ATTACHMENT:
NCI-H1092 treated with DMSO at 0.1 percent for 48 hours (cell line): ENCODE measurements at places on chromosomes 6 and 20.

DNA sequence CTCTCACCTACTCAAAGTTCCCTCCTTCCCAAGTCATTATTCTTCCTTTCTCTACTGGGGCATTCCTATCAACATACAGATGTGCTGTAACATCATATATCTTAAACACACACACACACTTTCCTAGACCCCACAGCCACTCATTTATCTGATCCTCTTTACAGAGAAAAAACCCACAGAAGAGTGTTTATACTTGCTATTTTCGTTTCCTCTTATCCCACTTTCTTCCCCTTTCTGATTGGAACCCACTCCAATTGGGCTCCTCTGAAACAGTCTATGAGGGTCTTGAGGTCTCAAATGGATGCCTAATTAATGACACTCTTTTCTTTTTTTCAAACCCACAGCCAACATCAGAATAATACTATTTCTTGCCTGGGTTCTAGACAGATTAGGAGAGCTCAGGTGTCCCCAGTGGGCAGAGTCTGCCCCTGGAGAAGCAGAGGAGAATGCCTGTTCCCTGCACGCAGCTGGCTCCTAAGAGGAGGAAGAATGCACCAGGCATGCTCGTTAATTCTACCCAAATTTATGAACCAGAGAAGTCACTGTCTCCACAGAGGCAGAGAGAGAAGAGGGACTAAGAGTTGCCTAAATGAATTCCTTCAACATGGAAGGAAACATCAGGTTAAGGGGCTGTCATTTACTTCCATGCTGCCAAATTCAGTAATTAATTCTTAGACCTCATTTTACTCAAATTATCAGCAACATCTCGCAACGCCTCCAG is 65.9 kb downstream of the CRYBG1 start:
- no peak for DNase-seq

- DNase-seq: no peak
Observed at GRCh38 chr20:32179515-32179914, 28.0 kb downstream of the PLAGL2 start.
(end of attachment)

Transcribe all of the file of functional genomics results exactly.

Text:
NCI-H1092 treated with DMSO at 0.1 percent for 48 hours (cell line): ENCODE measurements at places on chromosomes 6 and 20.

DNA sequence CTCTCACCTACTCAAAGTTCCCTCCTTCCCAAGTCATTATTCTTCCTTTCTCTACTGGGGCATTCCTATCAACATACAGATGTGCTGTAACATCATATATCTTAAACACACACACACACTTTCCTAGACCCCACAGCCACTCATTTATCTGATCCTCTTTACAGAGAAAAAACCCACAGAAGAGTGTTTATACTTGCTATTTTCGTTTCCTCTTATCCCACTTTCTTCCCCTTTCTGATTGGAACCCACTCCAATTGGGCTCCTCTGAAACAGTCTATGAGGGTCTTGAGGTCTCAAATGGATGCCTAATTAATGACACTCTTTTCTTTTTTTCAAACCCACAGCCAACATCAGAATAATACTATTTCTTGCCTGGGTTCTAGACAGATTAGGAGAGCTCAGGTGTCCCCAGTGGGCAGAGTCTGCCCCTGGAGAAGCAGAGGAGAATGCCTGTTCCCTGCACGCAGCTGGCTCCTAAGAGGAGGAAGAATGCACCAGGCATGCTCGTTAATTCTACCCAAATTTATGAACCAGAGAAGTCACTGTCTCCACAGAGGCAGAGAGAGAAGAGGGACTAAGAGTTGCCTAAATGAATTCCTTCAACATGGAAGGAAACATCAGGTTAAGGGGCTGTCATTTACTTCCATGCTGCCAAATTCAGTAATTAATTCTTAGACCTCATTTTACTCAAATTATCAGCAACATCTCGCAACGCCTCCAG is 65.9 kb downstream of the CRYBG1 start:
- no peak for DNase-seq

- DNase-seq: no peak
Observed at GRCh38 chr20:32179515-32179914, 28.0 kb downstream of the PLAGL2 start.